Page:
Sodium Lauryl Sulfate, or SLS as it’s more commonly referred to, is a surfactant typically found as white or cream coloured crystals, flakes or powder. It has a faint fatty substance odour and dissolves in water to create an opalescent solution.
As SLS is a surfactant that is effective at removing oil and residue, SLS is used heavily in the manufacture of consumer cleaning and personal hygiene products. It is the SLS that is responsible for the foamy suds we associate with effective detergents and cleaners. In products such as floor cleaners, laundry detergents, car shampoos and industrial degreasers, the concentration of SLS is quite high, whereas personal care products such as shampoos, hand washes and toothpastes will contain lower concentrations of the chemical.
While there has been added scrutiny put on SLS these days regarding health concerns about the chemical, SLS is not carcinogenic even in large concentrations. Sensitivity can be an issue for some and the chemical may not be suitable for use for all users.
The routes of exposure for SLS include; inhalation, ingestion and skin and eye contact.
Inhalation of SLS may produce irritation and inflammation to the respiratory tract. Those with already compromised respiratory, kidney and nervous system function may incur further disability if excessive concentrations are inhaled.
Ingestion of SLS may be harmful with limited evidence suggesting it could lead to non-lethal mutagenic effects from one exposure. Other symptoms may include diarrhoea, intestinal distension and vomiting.
Skin contact with SLS may worsen pre-existing dermatitis with repeated exposure possibly causing skin cracking, scaling, flaking, blistering, redness, swelling and drying. Entry into the bloodstream through open cuts and wounds may lead to other harmful effects.
Animal experiments have shown that the material produces severe ocular lesions upon eye exposure. Low concentration exposures can cause immediate discomfort, inflammation and oedema. Higher concentration exposures can cause corneal damage.
If inhaled, remove the patient from the contaminated area to the nearest fresh air source. Lay the patient down and keep them warm and rested. If the patient is not breathing and you are qualified to do so, perform CPR, preferably with a bag-valve mask device. Transport to hospital without delay.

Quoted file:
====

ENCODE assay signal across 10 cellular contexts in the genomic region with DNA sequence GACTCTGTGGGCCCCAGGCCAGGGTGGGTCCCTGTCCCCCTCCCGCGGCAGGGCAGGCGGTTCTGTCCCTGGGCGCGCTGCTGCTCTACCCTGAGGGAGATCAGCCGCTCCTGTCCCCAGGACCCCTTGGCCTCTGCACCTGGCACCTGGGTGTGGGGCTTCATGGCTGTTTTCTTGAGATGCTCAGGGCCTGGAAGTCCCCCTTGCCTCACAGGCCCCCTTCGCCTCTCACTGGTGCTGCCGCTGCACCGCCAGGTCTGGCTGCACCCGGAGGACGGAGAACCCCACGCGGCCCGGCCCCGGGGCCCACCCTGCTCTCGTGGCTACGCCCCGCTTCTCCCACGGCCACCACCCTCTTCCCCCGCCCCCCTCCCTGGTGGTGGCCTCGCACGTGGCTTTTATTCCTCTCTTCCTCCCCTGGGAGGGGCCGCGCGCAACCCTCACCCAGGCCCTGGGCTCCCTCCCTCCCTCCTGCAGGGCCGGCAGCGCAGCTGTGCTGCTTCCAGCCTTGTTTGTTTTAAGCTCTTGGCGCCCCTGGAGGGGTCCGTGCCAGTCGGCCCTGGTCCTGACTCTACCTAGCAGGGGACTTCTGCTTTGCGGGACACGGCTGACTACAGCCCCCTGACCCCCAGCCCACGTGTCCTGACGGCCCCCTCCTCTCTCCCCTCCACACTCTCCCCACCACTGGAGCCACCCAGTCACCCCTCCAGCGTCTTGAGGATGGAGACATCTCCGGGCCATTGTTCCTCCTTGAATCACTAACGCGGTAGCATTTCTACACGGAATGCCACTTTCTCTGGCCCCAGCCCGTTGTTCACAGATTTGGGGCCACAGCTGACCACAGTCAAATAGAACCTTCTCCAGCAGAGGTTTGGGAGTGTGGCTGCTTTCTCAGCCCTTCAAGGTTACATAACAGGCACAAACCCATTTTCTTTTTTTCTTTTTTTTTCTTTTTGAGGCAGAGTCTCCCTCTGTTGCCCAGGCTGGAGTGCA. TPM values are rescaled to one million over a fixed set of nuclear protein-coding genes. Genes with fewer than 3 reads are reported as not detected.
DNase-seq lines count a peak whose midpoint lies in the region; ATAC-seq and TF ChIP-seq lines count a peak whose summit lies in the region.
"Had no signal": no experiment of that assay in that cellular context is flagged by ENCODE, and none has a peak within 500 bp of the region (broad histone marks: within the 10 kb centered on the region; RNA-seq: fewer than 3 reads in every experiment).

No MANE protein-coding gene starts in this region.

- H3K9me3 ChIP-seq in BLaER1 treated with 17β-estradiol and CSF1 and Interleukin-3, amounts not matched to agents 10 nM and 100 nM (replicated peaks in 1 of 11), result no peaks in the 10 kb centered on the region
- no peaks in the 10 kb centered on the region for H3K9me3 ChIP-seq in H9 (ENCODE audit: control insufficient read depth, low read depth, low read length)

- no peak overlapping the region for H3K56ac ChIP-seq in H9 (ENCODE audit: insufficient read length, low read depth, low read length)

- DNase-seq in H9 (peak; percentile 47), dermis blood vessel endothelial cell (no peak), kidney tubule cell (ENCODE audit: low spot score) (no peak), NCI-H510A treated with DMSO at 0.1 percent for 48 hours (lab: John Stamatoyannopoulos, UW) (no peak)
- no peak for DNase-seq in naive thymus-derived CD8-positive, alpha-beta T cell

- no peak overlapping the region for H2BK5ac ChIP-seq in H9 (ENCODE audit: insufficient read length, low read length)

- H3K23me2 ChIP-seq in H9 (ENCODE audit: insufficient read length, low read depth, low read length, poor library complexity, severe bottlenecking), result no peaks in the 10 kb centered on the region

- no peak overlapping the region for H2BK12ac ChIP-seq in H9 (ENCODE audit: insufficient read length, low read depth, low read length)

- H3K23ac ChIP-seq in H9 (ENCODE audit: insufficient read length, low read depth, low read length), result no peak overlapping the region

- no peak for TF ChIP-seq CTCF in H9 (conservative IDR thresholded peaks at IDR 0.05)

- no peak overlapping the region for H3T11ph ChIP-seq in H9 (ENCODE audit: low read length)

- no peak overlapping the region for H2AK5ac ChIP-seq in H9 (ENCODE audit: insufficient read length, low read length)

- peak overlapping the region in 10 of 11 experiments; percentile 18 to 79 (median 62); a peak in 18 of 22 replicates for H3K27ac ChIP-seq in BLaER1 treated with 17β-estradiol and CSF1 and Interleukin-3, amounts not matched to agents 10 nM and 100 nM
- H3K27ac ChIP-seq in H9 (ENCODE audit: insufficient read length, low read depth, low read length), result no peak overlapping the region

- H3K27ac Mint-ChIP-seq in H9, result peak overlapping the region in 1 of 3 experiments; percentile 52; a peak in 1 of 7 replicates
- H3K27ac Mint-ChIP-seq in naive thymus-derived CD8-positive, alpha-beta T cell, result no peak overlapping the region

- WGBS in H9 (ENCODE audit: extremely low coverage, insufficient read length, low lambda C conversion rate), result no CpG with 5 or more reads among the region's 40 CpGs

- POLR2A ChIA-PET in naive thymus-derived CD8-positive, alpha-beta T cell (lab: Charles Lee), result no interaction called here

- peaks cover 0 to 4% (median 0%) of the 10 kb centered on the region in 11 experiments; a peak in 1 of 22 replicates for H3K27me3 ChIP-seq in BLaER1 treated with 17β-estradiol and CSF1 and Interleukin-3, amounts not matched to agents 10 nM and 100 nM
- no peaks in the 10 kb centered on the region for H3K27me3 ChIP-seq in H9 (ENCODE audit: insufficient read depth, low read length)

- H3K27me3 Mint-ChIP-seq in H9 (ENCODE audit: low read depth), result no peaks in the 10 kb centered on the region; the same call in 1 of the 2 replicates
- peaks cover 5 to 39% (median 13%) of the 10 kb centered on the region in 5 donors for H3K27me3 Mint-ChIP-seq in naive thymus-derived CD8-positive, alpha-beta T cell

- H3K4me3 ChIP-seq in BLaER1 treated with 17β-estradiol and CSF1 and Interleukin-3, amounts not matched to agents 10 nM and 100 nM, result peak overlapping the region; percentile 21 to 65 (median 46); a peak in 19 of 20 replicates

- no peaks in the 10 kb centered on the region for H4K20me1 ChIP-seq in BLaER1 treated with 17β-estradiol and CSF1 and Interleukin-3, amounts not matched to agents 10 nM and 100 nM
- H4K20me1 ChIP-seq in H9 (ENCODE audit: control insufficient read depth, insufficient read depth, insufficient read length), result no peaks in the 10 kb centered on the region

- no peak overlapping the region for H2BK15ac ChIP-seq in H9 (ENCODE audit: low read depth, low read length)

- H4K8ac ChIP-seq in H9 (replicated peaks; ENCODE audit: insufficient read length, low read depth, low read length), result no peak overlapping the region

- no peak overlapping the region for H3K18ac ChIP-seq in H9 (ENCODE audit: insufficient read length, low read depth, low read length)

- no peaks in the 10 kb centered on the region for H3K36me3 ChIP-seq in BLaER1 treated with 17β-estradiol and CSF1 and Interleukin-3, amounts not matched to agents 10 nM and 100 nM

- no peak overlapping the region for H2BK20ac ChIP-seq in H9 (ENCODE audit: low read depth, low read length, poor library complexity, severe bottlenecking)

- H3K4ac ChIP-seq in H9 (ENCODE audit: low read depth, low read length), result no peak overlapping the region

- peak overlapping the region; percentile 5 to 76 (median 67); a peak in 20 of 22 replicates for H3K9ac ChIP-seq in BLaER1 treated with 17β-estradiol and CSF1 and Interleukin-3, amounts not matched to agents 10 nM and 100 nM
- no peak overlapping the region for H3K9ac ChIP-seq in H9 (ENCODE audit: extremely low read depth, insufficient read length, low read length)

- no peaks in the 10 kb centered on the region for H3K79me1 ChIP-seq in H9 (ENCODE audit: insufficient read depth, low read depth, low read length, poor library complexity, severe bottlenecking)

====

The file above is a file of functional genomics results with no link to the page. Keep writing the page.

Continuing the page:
If swallowed, urgent hospital treatment is likely to be needed. If medical attention is not immediately available or more than 15 minutes away, induce vomiting with fingers down the back of the throat ensuring the patient is leaned forward or placed on their left side to prevent aspiration.
If skin exposure occurs, immediately remove all contaminated clothing and footwear and flush the affected area with plenty of soap and running water. Seek medical attention in the event of irritation.
If the chemical is exposed to the eyes, flush the eyes out immediately with fresh running water for at least 15 minutes, remembering to wash under the eyelids. Removal of contact lenses should only be done by a skilled individual. Transport to hospital without delay.
Emergency eyewash fountains should be accessible in the immediate area of the potential exposure to the chemical and there should always be adequate ventilation to remove or dilute any air contaminants (install local exhaust if necessary).
The PPE recommended when handling SLS includes; safety glasses with side shields, chemical goggles, dust masks, protective gloves (e.g. leather), protective suits, overalls and safety boots. Skin barrier and cleansing creams are also recommended in the event of skin exposure.
SLS is a chemical commonly found in products we use everyday, however you may need more information on how to handle SLS safely—for this, you should refer to your SDS. Click here for a trial of our SDS Management Software or contact us at firstname.lastname@example.org for more information about our chemicals management solutions.
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